Time to intensify the discussion on abolishing Article 30 that increases religious discrimination

After the formation of the National Democratic Alliance government led by the Bharatiya Janata Party at the Centre, Prime Minister Narendra Modi announced the abolition of unnecessary laws. The Modi government has also abolished 1,500 such laws. There has been a long-standing demand for the abolition of Article 30 of the Indian Constitution, which harms religious discrimination and communal harmony in a secular country. Religious and linguistic minorities have got many rights in the country under Article 30 of the Constitution. The odd thing is that the word ‘minority’ is not defined in the Constitution. According to the Gazette of India dated 27 January 2014, people of Muslim, Sikh, Christian, Buddhist, Parsi and Jainism have got minority community status in India.

The demand for giving minority status to Lingayats in Karnataka was vigorously raised during the Congress-led United Progressive Alliance (UPA) government at the Centre. Jainism, which has been an integral part of Hinduism for thousands of years for political gains, was given minority status in 2014. Earlier in 1980, the Ramakrishna Mission had demanded minority status. In 1995, the Supreme Court considered the Ramakrishna Mission to be part of Hinduism. At one time, Arya Samaj Sansthan also went to court to declare itself a minority. In some states, tribal organisations are also seeking minority status under the influence of the Church. Such demands are being made to break the society. Religious discrimination has increased in Indian society due to Article 30. For this reason, the Supreme Court has demanded the minority status of Hindus in eight states – Lakshadweep, Mizoram, Nagaland, Meghalaya, Jammu and Kashmir, Arunachal Pradesh, Manipur and Punjab due to decreasing population of Hindus. It has been argued that in these states Hindus are not getting facilities due to non-status of minorities.

Under Article 28 of the Constitution, no religious instruction can be given in educational institutions run by the Government with financial assistance. In Article 29, citizens resident in the territory of India or any part thereof have got the right to maintain their own special language, script or culture. Article 30 empowers minorities with religious or linguistic minorities in the country to establish and administer educational institutions. Minorities have the right under Article 30 to educate their children in their own language. We have three types of minority institutions running here. The first are the institutions seeking financial assistance along with the recognition from the government, the second are the institutions seeking the approval of the state government without financial assistance. Such institutes have to follow the rules set by the governments related to educational standards, syllabus, employment of teaching staff, discipline, cleanliness etc. The third category consists of institutions which neither seek recognition from the state nor seek financial assistance. That is, it is becoming clear that such institutions are running on the basis of foreign aid. Such institutions are allowed to implement their own rules. Other general laws like labour law, contract law, industrial law, tax law, economic rules etc. have to be followed. Educational institutions have got the right of administration under Article 30. Under no circumstances can the government interfere in such institutions. There has been continuous discussion in the matter of conversion by minority institutions.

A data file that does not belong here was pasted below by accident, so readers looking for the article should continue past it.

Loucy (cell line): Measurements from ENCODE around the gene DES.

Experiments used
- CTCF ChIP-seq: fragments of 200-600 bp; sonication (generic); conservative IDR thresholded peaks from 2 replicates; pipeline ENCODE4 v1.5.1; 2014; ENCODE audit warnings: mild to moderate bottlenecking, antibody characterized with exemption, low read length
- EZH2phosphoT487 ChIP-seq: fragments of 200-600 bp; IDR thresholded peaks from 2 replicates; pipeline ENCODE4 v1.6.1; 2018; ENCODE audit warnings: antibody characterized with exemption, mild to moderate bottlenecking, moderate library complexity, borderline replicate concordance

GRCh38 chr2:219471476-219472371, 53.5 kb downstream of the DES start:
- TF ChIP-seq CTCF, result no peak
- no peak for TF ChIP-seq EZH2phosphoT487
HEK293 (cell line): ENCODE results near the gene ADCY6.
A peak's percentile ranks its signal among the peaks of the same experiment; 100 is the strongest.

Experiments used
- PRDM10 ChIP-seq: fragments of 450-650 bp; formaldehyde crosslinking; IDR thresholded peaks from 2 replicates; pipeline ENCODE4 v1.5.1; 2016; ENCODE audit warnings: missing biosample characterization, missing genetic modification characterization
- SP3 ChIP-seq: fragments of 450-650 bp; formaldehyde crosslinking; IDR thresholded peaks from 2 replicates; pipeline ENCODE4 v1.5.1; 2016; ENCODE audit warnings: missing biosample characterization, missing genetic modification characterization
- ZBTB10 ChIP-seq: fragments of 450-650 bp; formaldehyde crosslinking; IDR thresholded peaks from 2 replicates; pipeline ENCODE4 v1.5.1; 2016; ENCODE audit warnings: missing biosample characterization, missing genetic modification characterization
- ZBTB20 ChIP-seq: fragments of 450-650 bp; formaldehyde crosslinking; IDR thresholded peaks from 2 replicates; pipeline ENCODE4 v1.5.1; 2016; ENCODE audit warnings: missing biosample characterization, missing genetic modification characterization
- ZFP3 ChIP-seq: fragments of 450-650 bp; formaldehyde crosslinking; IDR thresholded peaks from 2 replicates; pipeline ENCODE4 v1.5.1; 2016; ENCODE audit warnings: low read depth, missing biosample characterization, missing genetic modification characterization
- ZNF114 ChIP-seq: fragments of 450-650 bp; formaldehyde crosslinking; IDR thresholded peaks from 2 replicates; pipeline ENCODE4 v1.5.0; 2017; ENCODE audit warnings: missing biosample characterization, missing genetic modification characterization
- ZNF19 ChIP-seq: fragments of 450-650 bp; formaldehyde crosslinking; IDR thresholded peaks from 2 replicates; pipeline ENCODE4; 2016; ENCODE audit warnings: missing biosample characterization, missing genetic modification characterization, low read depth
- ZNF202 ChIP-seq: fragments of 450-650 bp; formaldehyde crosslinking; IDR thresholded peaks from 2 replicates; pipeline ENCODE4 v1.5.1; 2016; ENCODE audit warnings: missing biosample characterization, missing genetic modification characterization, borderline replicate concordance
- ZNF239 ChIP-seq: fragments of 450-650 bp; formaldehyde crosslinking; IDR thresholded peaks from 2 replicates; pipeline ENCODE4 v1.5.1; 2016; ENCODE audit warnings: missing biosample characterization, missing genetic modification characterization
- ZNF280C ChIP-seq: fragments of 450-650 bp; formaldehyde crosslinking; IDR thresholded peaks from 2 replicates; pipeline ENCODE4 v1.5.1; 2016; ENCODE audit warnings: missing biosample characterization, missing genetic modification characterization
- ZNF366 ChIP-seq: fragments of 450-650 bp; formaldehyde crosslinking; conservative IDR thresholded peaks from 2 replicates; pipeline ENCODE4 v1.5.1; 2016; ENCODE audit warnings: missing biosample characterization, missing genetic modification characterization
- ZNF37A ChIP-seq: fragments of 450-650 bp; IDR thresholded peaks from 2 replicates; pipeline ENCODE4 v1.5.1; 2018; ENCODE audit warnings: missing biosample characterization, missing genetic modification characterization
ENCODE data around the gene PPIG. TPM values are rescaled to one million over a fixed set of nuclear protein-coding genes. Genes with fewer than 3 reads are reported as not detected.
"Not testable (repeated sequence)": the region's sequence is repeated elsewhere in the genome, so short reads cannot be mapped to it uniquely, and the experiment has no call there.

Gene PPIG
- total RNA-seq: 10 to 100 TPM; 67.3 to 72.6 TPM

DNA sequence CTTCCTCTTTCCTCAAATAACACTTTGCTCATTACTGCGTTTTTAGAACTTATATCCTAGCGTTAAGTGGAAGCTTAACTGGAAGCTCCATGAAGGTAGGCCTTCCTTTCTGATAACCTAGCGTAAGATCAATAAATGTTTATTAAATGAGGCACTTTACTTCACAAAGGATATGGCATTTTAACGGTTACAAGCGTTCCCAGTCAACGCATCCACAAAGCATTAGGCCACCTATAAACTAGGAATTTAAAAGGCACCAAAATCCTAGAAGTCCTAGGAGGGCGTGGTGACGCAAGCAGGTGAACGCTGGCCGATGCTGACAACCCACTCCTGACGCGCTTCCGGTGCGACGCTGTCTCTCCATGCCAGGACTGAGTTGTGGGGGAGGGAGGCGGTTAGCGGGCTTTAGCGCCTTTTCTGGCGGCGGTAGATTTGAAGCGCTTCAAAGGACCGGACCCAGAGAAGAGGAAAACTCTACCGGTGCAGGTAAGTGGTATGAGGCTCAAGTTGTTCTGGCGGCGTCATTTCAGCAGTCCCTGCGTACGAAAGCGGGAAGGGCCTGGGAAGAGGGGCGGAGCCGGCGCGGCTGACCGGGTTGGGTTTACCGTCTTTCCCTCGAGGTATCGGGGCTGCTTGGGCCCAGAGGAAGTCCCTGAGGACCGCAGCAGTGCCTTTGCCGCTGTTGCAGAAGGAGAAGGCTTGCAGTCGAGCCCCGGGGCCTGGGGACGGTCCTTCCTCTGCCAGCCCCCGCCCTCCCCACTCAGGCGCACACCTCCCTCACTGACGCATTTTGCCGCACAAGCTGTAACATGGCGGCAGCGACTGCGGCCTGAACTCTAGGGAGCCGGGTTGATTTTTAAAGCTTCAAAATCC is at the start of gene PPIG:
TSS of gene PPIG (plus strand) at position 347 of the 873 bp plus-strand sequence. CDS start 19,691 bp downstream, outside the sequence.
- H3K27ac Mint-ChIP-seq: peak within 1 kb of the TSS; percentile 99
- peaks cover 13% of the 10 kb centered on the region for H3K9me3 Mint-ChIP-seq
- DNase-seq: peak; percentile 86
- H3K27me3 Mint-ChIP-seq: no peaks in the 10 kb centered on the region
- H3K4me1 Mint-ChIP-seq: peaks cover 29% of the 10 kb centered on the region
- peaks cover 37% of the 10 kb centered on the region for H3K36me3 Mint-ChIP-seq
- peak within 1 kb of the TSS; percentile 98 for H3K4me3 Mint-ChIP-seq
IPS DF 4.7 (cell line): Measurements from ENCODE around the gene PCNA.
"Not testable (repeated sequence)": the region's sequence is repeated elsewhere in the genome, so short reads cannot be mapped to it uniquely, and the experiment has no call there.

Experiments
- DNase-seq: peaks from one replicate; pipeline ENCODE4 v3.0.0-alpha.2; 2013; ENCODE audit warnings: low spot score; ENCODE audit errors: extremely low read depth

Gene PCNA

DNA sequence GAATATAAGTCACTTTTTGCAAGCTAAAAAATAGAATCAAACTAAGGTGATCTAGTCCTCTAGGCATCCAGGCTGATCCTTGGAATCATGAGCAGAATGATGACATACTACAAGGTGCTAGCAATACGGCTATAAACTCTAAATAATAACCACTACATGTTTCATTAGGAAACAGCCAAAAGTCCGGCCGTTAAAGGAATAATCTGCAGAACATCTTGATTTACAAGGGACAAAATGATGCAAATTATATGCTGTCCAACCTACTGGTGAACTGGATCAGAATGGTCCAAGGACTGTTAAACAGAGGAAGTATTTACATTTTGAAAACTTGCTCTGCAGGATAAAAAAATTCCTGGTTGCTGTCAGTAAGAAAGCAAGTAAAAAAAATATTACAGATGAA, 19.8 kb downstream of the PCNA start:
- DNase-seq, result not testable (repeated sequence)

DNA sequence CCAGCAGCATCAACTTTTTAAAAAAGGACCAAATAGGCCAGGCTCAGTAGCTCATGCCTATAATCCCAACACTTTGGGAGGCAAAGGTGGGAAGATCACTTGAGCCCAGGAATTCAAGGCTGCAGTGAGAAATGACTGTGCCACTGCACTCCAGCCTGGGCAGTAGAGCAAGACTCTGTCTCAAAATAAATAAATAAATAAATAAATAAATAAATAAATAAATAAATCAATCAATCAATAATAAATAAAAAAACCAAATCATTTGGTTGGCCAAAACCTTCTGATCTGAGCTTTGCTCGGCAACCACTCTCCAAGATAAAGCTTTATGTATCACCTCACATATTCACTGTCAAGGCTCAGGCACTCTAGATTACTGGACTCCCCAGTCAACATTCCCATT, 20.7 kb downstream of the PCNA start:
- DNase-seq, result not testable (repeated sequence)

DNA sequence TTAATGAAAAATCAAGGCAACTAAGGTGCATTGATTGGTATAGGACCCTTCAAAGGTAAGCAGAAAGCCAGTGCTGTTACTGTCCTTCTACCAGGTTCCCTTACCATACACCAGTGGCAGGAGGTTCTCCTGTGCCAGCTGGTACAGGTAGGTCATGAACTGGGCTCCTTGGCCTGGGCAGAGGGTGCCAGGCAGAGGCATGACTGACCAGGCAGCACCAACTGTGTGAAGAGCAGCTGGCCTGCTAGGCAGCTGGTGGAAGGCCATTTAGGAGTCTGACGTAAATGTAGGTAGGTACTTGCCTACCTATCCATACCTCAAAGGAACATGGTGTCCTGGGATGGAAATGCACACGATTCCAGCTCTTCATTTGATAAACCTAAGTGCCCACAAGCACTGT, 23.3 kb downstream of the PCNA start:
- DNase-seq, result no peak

Due to Articles 29 and 30, Dalits, backward and tribal people do not get reservation in minority institutions. Reservation is not applicable despite the elimination of minority institution status in Aligarh Muslim University. The government supports up to 95 percent of the minority educational institutions. For this, an institution called the National Commission for Minority Institutes has been formed. In 2006, the Allahabad High Court did not consider AMU as a minority institution. The AMU administration has also challenged the High Court’s decision in the Supreme Court. The matter is upon a seven-member bench. The Modi government has withdrawn the challenge petition filed by the UPA government in this matter. The need of the hour is to intensify the discussion on abolishing Article 30 which increases religious discrimination.

The writer is national general secretary of the Bharatiya Janata Party.

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